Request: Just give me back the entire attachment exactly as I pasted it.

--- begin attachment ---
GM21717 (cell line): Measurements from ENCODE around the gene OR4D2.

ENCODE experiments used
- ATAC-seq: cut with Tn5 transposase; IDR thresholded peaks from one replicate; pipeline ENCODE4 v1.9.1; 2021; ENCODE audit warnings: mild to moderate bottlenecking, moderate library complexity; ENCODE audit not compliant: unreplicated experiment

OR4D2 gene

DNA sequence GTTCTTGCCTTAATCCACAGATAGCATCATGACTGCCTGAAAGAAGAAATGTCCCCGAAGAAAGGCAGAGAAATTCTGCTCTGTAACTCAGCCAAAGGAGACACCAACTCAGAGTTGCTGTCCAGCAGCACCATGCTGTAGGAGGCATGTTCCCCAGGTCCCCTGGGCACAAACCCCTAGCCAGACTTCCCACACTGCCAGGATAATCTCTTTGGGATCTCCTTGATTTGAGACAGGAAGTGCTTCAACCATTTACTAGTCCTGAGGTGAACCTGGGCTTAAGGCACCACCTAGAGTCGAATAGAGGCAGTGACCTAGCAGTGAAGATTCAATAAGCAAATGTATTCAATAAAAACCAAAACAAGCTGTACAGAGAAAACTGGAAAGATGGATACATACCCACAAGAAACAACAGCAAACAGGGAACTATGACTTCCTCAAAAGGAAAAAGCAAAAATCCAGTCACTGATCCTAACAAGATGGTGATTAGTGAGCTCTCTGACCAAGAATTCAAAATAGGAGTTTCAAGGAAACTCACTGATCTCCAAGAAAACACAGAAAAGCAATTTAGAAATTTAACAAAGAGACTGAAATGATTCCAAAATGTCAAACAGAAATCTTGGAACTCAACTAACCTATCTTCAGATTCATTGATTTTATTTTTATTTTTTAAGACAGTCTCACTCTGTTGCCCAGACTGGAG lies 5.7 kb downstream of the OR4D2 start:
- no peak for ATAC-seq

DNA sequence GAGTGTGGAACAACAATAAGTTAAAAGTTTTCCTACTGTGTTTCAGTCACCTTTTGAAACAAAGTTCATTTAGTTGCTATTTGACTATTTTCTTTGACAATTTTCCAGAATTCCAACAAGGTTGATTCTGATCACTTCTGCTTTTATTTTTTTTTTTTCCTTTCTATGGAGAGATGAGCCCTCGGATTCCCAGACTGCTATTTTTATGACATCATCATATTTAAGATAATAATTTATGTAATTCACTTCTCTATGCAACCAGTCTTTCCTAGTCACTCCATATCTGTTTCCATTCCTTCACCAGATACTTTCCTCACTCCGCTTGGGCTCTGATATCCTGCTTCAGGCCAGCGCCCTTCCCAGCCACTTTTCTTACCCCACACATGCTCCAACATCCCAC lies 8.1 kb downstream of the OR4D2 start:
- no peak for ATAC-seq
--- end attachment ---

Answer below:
GM21717 (cell line): Measurements from ENCODE around the gene OR4D2.

ENCODE experiments used
- ATAC-seq: cut with Tn5 transposase; IDR thresholded peaks from one replicate; pipeline ENCODE4 v1.9.1; 2021; ENCODE audit warnings: mild to moderate bottlenecking, moderate library complexity; ENCODE audit not compliant: unreplicated experiment

OR4D2 gene

DNA sequence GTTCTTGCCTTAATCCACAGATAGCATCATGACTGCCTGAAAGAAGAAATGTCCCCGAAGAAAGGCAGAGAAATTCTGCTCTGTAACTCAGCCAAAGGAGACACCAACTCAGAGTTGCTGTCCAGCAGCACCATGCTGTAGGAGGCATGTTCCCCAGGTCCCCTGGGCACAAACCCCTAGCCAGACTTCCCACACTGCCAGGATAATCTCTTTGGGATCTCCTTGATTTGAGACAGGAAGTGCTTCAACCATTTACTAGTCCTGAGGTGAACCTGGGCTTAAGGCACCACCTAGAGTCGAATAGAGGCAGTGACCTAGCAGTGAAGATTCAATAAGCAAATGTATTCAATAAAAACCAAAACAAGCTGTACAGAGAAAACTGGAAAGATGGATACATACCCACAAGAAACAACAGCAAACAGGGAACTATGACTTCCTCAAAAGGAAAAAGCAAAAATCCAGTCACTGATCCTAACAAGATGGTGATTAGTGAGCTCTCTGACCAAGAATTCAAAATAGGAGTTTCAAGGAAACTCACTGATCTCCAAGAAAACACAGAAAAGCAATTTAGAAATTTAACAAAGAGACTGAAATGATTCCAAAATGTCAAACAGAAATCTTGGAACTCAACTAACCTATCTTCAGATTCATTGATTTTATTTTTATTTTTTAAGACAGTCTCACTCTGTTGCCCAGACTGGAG lies 5.7 kb downstream of the OR4D2 start:
- no peak for ATAC-seq

DNA sequence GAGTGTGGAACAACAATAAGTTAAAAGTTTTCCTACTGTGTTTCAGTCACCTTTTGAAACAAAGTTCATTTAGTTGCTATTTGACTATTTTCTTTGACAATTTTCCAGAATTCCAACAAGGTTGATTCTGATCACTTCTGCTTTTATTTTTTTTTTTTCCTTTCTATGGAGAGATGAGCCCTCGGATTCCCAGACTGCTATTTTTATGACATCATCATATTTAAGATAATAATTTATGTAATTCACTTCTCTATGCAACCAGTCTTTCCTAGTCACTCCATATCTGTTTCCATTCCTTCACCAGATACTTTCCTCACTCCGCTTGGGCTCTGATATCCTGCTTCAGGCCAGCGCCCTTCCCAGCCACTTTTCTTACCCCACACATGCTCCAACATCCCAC lies 8.1 kb downstream of the OR4D2 start:
- no peak for ATAC-seq